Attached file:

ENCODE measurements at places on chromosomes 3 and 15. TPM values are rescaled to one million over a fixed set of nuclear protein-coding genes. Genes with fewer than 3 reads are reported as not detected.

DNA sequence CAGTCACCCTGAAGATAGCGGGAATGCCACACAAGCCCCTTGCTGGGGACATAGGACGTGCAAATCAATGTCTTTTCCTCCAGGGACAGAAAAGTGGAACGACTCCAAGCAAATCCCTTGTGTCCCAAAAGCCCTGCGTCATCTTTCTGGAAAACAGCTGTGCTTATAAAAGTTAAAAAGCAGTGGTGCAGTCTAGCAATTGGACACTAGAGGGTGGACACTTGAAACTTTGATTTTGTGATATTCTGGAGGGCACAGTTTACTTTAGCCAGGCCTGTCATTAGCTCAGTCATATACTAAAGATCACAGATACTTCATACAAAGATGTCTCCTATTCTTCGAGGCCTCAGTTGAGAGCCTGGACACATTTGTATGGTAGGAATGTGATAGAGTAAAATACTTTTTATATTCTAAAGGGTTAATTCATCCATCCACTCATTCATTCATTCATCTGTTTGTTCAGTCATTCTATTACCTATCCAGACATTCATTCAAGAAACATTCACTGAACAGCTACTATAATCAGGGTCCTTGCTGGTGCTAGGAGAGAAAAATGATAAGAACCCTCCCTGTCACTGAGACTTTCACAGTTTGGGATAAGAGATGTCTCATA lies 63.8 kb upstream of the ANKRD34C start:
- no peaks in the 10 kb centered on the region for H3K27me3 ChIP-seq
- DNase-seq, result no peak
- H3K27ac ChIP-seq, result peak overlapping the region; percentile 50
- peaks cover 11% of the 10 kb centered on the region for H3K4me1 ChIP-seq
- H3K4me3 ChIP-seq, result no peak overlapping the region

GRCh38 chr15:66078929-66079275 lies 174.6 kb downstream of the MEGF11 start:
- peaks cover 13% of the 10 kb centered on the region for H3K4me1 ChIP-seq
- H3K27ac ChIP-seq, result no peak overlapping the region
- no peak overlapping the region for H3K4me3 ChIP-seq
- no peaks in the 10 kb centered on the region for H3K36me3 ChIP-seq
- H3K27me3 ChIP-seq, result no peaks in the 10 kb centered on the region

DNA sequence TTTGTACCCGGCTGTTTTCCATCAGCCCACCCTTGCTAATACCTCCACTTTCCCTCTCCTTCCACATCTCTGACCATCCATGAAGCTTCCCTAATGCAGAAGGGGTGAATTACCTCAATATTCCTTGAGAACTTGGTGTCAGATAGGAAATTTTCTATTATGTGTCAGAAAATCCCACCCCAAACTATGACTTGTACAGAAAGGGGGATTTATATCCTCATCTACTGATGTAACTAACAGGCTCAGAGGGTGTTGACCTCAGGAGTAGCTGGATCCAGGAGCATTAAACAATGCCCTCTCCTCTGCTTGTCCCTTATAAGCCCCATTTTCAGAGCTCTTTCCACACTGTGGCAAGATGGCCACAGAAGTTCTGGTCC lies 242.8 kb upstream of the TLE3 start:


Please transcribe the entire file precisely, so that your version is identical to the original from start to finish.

ENCODE measurements at places on chromosomes 3 and 15. TPM values are rescaled to one million over a fixed set of nuclear protein-coding genes. Genes with fewer than 3 reads are reported as not detected.

DNA sequence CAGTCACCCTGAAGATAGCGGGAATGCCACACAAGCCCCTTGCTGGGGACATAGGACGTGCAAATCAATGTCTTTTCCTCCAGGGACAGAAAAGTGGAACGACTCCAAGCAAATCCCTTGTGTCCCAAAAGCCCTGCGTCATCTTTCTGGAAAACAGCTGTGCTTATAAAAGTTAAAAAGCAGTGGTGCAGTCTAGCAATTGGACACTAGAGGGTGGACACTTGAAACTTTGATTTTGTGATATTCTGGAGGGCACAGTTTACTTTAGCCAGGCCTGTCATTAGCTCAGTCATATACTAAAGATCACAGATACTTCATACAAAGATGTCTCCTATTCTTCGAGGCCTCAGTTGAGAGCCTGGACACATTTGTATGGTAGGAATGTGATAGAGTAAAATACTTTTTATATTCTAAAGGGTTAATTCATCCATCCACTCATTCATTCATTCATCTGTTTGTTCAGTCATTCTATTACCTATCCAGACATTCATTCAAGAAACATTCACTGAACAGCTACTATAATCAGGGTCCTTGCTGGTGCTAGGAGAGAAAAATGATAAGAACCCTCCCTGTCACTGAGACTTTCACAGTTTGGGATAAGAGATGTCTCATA lies 63.8 kb upstream of the ANKRD34C start:
- no peaks in the 10 kb centered on the region for H3K27me3 ChIP-seq
- DNase-seq, result no peak
- H3K27ac ChIP-seq, result peak overlapping the region; percentile 50
- peaks cover 11% of the 10 kb centered on the region for H3K4me1 ChIP-seq
- H3K4me3 ChIP-seq, result no peak overlapping the region

GRCh38 chr15:66078929-66079275 lies 174.6 kb downstream of the MEGF11 start:
- peaks cover 13% of the 10 kb centered on the region for H3K4me1 ChIP-seq
- H3K27ac ChIP-seq, result no peak overlapping the region
- no peak overlapping the region for H3K4me3 ChIP-seq
- no peaks in the 10 kb centered on the region for H3K36me3 ChIP-seq
- H3K27me3 ChIP-seq, result no peaks in the 10 kb centered on the region

DNA sequence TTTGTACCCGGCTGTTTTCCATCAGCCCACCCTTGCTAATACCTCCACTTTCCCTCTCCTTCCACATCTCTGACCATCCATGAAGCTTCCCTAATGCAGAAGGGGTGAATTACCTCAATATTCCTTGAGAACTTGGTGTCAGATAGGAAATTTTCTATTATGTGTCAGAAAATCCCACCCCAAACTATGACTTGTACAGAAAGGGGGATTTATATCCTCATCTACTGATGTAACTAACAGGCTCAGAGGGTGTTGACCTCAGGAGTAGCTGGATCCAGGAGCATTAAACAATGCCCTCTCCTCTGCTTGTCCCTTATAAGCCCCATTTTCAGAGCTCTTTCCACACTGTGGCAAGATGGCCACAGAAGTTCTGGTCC lies 242.8 kb upstream of the TLE3 start: